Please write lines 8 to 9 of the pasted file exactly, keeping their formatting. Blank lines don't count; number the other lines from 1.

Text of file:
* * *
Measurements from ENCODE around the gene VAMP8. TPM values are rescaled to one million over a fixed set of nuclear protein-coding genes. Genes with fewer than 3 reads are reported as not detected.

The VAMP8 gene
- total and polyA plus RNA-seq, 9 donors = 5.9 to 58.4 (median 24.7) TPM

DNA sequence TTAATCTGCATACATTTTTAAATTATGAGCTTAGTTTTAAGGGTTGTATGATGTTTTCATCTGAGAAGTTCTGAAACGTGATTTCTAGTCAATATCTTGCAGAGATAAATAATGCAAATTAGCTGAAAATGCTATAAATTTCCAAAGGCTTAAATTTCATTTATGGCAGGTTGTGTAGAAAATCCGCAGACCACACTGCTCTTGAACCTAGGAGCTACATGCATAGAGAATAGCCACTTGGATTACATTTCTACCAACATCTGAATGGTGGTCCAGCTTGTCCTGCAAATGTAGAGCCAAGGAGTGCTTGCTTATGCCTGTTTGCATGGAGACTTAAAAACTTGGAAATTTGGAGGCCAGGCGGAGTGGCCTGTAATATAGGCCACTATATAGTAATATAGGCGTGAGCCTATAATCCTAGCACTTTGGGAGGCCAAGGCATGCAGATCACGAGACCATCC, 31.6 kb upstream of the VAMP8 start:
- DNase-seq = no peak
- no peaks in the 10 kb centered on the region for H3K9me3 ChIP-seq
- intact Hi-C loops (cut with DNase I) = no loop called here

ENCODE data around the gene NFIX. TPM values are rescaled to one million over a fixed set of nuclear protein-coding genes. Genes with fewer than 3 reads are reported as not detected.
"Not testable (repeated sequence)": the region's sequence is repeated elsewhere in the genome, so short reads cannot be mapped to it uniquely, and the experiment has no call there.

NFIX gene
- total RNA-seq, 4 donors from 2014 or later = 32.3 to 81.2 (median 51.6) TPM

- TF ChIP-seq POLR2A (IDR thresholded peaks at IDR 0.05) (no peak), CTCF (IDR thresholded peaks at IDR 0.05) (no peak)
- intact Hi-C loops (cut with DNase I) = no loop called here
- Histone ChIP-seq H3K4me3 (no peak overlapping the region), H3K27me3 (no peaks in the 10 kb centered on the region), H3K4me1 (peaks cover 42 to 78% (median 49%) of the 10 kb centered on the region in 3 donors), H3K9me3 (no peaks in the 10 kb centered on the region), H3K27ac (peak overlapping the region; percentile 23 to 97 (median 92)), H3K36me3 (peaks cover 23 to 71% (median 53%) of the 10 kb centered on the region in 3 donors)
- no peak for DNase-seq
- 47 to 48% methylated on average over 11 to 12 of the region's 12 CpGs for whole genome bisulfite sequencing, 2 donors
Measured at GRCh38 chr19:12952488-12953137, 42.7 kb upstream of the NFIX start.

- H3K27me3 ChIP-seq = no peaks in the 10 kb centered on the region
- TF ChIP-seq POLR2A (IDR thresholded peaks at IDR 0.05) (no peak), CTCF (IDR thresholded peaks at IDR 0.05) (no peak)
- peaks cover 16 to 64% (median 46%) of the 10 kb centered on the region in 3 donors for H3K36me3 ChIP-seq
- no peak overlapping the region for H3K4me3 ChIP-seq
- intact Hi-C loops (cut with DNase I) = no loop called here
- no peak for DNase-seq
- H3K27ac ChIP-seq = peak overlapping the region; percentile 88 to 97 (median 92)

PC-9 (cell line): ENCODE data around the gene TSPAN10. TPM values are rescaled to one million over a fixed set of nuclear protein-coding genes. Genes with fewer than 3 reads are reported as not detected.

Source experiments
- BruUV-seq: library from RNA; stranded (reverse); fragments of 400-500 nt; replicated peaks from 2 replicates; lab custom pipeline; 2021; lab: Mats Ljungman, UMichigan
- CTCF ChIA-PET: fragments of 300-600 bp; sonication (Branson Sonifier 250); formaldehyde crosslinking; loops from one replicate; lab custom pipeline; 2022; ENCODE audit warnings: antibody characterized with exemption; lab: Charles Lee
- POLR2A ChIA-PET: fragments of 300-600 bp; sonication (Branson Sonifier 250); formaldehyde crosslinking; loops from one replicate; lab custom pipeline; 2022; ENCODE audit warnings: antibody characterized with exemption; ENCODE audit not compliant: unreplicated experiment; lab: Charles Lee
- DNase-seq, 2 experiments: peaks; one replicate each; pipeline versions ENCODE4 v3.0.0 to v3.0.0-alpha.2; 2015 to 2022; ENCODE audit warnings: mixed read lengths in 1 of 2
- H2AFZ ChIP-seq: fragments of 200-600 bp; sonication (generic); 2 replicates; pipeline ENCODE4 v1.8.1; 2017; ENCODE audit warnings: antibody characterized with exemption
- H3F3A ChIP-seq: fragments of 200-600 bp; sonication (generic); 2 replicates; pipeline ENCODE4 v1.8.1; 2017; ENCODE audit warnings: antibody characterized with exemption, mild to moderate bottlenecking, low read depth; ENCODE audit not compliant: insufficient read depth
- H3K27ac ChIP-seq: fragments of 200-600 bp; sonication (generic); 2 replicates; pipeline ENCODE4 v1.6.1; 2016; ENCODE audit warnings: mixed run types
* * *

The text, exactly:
ENCODE data around the gene NFIX. TPM values are rescaled to one million over a fixed set of nuclear protein-coding genes. Genes with fewer than 3 reads are reported as not detected.
"Not testable (repeated sequence)": the region's sequence is repeated elsewhere in the genome, so short reads cannot be mapped to it uniquely, and the experiment has no call there.